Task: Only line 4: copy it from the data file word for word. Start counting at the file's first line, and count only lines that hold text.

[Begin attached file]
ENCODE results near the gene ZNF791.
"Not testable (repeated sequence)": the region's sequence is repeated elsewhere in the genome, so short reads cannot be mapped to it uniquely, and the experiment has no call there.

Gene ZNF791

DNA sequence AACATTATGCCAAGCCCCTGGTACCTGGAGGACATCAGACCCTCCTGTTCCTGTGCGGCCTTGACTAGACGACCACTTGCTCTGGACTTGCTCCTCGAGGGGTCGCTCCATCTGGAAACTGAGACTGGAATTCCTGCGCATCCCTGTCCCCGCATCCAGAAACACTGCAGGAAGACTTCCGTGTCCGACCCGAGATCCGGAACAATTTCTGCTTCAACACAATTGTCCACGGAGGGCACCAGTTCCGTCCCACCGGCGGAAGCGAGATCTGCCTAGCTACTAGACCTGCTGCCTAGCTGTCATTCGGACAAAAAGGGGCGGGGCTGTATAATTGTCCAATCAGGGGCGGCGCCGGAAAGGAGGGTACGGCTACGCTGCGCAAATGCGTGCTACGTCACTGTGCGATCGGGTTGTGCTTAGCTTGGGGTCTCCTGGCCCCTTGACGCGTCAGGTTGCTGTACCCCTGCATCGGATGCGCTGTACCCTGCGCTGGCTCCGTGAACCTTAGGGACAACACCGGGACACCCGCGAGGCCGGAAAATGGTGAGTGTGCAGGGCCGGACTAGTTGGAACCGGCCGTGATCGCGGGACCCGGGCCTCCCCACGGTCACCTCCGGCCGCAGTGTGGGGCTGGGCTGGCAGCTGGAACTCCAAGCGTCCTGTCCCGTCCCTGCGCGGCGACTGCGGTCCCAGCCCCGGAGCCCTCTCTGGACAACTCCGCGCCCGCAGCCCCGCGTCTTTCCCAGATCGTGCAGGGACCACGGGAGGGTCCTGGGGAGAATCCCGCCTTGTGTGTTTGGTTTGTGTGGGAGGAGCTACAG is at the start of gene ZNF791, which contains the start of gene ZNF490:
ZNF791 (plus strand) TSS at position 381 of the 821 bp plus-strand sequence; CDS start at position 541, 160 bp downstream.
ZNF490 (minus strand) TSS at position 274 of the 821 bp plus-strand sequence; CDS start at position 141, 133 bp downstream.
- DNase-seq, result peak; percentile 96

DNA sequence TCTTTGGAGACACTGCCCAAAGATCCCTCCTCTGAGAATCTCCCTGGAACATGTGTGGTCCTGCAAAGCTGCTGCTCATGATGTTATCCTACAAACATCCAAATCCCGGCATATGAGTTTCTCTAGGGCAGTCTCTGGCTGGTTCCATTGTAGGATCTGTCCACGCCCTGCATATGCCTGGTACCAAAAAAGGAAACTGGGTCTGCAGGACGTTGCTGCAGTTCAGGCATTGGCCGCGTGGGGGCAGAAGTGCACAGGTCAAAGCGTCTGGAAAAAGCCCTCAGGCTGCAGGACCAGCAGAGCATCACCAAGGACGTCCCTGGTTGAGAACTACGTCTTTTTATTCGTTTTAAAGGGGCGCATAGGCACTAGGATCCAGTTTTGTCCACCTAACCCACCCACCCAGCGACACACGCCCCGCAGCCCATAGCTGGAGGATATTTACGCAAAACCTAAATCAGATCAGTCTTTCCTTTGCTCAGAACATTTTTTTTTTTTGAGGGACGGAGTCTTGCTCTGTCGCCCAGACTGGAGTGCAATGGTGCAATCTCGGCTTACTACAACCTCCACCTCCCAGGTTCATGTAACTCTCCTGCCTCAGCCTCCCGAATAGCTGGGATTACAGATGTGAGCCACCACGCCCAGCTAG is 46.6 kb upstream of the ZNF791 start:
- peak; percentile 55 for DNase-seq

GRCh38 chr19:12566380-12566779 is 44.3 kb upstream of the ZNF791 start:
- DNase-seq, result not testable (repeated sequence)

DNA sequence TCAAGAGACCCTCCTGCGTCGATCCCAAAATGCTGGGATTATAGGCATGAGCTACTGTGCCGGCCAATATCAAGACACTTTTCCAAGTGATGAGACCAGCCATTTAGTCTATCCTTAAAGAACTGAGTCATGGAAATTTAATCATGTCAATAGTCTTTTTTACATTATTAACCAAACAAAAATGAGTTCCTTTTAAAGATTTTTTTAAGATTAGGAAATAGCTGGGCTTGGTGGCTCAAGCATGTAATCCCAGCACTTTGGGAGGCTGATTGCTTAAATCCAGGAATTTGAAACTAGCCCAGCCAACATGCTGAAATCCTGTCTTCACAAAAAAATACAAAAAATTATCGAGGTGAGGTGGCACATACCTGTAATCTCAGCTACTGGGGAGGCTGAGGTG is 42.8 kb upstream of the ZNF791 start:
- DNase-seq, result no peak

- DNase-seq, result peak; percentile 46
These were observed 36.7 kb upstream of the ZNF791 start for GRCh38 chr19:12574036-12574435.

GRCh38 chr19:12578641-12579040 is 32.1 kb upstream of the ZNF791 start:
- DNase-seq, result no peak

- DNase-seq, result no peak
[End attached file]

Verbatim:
DNA sequence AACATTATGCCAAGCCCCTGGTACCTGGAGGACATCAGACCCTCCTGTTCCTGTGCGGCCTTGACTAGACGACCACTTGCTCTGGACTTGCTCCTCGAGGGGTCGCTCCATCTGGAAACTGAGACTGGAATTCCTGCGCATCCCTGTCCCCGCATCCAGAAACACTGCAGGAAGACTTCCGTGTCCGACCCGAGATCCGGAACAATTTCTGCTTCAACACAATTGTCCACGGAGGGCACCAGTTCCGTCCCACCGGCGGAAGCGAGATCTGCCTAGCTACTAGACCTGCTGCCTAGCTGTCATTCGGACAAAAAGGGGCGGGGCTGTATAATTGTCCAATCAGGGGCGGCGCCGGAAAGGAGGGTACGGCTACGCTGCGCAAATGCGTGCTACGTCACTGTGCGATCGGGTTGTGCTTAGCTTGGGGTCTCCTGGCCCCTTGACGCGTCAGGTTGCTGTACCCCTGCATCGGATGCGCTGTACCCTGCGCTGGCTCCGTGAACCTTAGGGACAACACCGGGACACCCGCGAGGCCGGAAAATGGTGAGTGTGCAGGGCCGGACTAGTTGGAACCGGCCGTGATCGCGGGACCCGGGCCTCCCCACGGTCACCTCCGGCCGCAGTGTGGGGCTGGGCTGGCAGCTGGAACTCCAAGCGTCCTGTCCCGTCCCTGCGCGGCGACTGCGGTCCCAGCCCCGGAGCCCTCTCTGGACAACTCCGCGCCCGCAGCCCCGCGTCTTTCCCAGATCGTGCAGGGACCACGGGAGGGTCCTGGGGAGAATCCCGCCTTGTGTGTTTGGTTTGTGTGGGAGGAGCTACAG is at the start of gene ZNF791, which contains the start of gene ZNF490: